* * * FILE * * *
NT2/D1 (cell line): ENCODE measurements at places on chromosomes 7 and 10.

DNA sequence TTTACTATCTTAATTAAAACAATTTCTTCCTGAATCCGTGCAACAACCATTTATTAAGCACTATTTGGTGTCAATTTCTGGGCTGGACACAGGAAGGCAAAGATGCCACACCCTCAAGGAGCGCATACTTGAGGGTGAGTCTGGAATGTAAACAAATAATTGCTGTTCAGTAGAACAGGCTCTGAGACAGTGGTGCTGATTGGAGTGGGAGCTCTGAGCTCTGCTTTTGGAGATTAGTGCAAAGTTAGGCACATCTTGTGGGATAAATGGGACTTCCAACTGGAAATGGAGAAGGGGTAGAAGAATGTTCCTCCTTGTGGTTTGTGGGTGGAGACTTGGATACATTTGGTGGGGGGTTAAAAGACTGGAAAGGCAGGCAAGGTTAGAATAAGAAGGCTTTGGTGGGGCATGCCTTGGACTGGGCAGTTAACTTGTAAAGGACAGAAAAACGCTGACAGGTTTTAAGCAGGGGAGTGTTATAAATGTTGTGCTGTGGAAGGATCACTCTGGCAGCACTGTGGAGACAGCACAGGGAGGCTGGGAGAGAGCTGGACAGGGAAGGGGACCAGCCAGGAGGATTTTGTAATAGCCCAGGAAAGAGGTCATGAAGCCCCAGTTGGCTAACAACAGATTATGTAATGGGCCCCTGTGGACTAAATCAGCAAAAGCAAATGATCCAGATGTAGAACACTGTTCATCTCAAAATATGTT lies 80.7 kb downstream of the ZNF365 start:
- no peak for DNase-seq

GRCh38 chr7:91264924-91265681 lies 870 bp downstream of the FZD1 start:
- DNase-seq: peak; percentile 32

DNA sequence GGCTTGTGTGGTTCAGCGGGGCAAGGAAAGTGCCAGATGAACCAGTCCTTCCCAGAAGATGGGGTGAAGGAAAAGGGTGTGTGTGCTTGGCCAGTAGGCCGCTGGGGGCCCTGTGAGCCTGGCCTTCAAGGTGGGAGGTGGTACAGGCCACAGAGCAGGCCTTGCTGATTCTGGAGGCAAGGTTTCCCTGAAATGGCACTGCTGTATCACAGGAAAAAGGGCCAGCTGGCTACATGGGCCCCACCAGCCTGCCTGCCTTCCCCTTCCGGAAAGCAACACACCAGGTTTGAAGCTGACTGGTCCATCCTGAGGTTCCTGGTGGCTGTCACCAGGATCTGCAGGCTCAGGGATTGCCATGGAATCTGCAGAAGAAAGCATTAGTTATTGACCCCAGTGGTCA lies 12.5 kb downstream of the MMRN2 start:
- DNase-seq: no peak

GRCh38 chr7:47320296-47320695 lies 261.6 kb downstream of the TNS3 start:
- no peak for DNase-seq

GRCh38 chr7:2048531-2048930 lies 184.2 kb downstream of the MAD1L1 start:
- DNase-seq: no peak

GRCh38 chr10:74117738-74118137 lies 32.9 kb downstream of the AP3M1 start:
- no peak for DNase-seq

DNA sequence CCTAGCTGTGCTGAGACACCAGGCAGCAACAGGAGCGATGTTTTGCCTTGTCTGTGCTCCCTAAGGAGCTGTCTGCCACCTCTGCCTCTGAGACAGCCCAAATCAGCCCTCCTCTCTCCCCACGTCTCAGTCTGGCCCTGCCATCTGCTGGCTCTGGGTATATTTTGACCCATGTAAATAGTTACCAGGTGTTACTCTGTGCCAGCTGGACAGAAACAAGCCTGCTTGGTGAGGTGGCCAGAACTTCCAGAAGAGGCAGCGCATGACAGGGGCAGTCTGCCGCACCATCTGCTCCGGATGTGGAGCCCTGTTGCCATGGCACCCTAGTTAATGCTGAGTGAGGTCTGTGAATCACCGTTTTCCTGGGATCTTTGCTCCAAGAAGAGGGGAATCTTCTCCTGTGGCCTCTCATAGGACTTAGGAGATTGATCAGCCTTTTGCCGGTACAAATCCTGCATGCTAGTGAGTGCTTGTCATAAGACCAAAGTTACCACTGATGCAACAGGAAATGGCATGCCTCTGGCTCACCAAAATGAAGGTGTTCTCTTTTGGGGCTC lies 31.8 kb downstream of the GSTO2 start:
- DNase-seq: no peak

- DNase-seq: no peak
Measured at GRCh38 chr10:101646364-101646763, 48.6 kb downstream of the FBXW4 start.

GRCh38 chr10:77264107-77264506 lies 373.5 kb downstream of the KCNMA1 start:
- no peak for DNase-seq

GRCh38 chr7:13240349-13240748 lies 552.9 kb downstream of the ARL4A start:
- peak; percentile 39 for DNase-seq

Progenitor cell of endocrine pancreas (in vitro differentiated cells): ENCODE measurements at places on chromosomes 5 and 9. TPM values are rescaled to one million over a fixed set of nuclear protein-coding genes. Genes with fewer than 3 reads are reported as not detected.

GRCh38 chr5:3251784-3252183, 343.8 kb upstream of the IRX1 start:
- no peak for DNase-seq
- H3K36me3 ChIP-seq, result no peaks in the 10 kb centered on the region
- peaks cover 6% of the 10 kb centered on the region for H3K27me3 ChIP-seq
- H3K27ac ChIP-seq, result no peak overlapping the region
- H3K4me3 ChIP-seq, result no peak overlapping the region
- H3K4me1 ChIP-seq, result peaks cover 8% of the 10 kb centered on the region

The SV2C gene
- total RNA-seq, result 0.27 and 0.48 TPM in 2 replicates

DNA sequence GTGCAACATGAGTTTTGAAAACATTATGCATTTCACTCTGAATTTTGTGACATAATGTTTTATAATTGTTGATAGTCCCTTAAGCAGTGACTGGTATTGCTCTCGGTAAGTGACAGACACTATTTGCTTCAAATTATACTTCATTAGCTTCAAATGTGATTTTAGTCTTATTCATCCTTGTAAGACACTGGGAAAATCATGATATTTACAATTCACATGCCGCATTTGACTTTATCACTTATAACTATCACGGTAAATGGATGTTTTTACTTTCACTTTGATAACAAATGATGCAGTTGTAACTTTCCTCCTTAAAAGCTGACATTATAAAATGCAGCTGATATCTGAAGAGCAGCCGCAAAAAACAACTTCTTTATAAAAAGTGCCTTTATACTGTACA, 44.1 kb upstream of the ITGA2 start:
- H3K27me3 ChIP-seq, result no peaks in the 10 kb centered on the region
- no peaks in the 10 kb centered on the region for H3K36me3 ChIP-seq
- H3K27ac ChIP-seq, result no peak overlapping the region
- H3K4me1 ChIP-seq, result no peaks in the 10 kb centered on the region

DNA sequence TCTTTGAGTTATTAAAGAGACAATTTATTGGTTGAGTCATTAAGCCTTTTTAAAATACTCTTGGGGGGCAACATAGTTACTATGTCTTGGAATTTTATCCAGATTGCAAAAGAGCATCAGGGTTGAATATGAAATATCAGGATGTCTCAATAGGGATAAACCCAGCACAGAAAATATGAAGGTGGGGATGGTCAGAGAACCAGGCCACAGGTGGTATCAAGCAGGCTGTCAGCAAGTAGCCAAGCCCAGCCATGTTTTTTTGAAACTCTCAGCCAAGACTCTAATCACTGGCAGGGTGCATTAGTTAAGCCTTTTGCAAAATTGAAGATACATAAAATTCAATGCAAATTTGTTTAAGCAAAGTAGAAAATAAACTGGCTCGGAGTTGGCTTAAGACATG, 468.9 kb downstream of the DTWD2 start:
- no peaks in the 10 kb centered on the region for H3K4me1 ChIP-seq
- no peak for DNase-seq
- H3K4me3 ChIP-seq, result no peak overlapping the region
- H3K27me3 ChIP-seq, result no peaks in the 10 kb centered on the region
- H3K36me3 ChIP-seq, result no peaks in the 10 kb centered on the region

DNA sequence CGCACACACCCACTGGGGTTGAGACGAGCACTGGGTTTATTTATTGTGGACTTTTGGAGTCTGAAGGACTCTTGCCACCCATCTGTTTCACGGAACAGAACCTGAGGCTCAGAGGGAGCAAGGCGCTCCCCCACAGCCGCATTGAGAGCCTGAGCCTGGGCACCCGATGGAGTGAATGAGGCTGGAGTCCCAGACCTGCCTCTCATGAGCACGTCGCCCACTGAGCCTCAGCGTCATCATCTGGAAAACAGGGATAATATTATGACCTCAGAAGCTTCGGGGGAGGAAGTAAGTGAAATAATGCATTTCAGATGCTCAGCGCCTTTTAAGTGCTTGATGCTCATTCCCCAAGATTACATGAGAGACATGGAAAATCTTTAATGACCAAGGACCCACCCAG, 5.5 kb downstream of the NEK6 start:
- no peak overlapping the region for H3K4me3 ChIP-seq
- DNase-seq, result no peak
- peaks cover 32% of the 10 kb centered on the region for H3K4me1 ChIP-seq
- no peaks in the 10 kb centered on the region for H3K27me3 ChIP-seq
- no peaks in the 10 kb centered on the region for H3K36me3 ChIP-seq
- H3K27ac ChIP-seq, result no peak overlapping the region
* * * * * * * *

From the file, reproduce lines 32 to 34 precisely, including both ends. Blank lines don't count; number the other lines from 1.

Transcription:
DNA sequence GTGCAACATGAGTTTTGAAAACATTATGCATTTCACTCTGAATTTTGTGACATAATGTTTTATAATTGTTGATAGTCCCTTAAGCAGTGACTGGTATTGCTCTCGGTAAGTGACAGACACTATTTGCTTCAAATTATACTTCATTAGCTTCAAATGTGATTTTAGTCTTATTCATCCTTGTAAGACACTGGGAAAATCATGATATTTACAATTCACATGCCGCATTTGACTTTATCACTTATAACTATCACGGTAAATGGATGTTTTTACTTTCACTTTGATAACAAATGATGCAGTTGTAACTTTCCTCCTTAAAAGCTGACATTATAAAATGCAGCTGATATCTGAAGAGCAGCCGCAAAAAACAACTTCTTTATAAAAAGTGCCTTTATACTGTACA, 44.1 kb upstream of the ITGA2 start:
- H3K27me3 ChIP-seq, result no peaks in the 10 kb centered on the region
- no peaks in the 10 kb centered on the region for H3K36me3 ChIP-seq